At the onset of the current Covid-driven pandemic, no one visualized either the timeframe it would take to begin recovery, or how it would change the work environment for the foreseeable future. The workforce, including the SOC (Security Operations Center) operators, are all (mostly) working remotely, and with analysts working on rigs assembled at home, they do not necessarily have the better configured or standardized builds they would be using the SOC. That is already a major risk – adding to the fact that with almost all workers working remotely, spam and phishing attacks are on the rise – as well as their success rates (see https://www.pcmag.com/news/phishing-attacks-increase-350-percent-amid-covid-19-quarantine).
Why? Again, look no further than the technical environment all workers are in – a home office, with residential internet, a network that has many potentially unprotected endpoints, and all the distractions available in a home environment. While the odd “work-from-home” setup once in a while was manageable, this continued “work-from-home” scenario has pushed security analysts over the edge of manageable security. When the average worker is at work using an organization-provided internet connection, managing their access and ensuring that they did not succumb to all the pretty attractions of the internet, was a challenge. So how do we address this new situation?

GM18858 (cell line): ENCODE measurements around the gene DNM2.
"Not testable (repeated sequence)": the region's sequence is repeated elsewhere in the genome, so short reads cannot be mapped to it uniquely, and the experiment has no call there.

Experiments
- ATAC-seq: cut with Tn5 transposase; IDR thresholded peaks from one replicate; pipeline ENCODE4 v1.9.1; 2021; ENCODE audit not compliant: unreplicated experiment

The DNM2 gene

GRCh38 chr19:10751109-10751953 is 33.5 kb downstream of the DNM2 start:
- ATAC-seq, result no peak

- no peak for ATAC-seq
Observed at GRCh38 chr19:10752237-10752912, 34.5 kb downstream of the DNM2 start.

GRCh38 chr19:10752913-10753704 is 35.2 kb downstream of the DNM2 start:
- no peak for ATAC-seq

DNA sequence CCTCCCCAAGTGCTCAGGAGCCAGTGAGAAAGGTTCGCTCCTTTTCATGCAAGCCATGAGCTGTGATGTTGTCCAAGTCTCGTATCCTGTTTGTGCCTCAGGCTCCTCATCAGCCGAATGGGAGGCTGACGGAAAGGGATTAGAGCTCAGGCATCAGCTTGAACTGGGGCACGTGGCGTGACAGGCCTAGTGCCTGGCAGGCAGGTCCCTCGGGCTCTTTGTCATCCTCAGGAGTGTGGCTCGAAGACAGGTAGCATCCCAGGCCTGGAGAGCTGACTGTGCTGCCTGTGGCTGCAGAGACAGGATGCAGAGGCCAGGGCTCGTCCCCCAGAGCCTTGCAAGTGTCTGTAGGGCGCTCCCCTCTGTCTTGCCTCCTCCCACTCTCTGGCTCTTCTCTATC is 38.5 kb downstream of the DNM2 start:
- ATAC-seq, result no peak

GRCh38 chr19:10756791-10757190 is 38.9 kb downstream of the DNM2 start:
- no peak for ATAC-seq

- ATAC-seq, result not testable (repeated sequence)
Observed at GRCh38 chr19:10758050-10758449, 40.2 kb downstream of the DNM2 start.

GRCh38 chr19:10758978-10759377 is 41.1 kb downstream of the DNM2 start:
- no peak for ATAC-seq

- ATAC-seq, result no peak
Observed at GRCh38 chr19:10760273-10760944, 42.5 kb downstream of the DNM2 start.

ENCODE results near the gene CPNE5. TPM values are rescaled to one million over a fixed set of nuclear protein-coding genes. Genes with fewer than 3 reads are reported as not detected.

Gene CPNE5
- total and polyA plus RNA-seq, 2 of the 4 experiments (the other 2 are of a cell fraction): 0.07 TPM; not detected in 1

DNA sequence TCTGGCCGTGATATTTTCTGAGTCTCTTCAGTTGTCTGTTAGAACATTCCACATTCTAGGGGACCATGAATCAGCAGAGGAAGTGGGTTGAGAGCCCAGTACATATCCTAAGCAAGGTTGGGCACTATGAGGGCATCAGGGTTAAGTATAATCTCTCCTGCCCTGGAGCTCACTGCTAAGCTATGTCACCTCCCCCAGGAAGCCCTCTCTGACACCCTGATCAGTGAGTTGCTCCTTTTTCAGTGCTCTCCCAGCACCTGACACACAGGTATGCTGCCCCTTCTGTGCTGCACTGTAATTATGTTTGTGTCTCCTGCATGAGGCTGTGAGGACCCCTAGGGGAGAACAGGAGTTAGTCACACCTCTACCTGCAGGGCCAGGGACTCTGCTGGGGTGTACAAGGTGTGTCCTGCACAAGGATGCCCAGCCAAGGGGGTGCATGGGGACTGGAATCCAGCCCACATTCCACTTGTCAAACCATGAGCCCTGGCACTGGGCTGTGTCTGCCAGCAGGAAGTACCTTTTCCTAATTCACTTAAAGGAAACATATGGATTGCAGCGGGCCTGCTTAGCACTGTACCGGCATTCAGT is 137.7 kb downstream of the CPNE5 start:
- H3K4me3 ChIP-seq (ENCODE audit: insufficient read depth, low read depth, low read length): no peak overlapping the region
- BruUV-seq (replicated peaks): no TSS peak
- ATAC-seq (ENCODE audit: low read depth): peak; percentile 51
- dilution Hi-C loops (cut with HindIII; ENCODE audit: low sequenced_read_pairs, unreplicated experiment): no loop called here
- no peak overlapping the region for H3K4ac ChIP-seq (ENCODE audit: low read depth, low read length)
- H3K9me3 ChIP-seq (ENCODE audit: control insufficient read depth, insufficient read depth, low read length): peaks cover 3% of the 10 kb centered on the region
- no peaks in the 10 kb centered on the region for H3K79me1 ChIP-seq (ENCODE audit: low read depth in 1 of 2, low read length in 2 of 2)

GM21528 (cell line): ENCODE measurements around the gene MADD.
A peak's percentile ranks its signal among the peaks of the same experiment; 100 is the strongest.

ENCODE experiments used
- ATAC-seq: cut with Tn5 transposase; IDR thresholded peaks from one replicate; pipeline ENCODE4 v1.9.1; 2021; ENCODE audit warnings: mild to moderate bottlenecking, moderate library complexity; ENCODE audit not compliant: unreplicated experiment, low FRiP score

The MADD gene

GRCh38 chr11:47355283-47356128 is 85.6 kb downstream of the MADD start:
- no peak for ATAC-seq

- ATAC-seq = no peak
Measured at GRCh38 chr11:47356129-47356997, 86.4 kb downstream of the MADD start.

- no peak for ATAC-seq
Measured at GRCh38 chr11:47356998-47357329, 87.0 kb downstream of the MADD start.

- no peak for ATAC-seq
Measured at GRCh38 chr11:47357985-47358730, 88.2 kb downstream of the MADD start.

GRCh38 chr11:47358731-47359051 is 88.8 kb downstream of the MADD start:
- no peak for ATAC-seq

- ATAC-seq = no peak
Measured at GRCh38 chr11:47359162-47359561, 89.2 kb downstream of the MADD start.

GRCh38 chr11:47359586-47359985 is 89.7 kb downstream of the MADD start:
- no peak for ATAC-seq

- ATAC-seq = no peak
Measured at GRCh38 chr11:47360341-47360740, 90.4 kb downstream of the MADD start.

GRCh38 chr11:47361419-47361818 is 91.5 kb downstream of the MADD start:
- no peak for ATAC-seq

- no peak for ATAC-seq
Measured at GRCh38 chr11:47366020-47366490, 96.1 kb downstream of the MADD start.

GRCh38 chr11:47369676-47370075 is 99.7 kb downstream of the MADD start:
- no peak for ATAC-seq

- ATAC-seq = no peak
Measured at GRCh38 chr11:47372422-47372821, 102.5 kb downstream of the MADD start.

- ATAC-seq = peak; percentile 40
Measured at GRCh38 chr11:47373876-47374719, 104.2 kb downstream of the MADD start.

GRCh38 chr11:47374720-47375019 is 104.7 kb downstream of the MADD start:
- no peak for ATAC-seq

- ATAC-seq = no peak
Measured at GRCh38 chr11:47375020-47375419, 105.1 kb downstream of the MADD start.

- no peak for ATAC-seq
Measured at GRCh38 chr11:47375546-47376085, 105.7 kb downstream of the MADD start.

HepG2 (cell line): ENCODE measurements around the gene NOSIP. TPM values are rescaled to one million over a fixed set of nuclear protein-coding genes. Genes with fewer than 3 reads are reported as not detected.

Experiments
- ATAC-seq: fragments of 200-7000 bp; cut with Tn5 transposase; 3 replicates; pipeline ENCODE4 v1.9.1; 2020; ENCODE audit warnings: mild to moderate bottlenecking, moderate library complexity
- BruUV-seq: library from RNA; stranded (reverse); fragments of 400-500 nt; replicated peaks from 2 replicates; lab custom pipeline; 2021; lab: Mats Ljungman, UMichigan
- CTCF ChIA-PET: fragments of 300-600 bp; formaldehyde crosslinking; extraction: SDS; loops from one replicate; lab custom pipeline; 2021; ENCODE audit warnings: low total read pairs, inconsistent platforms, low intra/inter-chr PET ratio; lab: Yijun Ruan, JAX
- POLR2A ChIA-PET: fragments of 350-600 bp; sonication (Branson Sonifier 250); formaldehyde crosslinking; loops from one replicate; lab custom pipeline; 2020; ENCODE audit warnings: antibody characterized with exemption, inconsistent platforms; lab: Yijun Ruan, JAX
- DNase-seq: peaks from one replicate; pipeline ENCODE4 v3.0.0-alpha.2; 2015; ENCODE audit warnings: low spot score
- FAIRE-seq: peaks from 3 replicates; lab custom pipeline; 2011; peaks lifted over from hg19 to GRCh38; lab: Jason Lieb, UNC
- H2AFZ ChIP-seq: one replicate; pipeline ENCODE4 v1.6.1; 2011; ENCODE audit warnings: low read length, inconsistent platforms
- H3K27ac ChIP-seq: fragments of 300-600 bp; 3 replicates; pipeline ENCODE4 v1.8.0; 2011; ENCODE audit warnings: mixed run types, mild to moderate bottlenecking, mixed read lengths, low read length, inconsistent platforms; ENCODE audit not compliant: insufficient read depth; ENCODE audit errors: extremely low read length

Enter the Active Cyber Defense Resiliency Center (CDRC)
CDRC automates 80% of the regular work of the Tier-1 analyst and hands it off to a software bot that can troll through a million log entries in under 3 seconds. So, what happens to the analyst’s job. Well, it is not being sacrificed to another computer. This is where the true value of the analyst kicks in. The software bot can troll through the logs, but it needs a human analyst to parse through the findings of the bot, make logical sense and take appropriate action.
The bots do make life easy – but how are we sure they are doing the right thing? This is where the strength of the Active CDRC shows:
- Continuous, automated Red Teaming emulates attackers, identifies potential paths attackers might prefer, checks them for vulnerabilities and highlights those to the analyst for appropriate action.
- Continuously running simulations look at all possible consequences of incident remediation and identifies the creation of new weaknesses before they become real.
- Integrated threat intelligence (via live feeds) allow the bots to analyze the relevance of the intelligence to a specific infrastructure and inform the analysts appropriately.
While the Active CDRC has many other features, these, in my humble opinion, are the important ones in the world today, with remote workers everywhere. The automation improves detection, and a less-stressed analyst (with bots doing the grunt work) improves reaction. When the security posture is enhanced remarkably, the attack surface reduces with the attention they can now spare, and the analysts can also work to improve security in all those other areas that had to be put on the back burner, as they were busy fighting fires all over! A win all around, and the CISO is now less worried, despite the challenges induced by the new normal.
Red Teaming – In the CyberSecurity space, red teaming refers to the security team that is engaged in attacking the entire infrastructure with the intent of finding chinks in the security shield around the infrastructure, so that they can be fixed or alternate protections erected before they are exploited by an attacker.
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